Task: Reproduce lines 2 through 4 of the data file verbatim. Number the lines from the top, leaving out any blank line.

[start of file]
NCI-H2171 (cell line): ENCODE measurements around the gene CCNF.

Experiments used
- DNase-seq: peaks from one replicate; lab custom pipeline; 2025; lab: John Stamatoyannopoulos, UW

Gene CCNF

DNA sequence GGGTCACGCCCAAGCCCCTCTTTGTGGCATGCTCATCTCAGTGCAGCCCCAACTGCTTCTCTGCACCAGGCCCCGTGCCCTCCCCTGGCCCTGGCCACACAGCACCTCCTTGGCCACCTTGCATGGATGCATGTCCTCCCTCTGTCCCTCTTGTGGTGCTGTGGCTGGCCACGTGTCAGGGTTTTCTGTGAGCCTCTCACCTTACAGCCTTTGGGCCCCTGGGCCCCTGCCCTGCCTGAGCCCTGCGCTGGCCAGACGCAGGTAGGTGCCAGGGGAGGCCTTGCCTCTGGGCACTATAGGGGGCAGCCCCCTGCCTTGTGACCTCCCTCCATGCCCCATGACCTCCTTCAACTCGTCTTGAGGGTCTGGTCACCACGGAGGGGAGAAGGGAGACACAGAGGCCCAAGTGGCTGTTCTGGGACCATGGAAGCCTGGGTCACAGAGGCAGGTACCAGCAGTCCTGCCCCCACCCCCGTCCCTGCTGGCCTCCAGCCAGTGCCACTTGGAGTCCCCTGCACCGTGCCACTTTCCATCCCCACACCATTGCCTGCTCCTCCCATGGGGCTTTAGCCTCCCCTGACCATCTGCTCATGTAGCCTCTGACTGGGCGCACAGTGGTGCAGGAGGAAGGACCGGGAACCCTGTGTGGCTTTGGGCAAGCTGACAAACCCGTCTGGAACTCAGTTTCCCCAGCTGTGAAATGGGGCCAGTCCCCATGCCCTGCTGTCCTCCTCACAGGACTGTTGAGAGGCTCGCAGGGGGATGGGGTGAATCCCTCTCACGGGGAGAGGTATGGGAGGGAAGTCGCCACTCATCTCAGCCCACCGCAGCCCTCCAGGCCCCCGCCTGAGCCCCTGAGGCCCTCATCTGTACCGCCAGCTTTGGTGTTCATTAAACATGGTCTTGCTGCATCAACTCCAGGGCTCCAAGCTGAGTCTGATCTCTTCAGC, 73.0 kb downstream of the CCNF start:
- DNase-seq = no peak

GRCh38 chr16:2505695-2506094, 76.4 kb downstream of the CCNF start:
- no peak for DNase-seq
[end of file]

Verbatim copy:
Experiments used
- DNase-seq: peaks from one replicate; lab custom pipeline; 2025; lab: John Stamatoyannopoulos, UW

Gene CCNF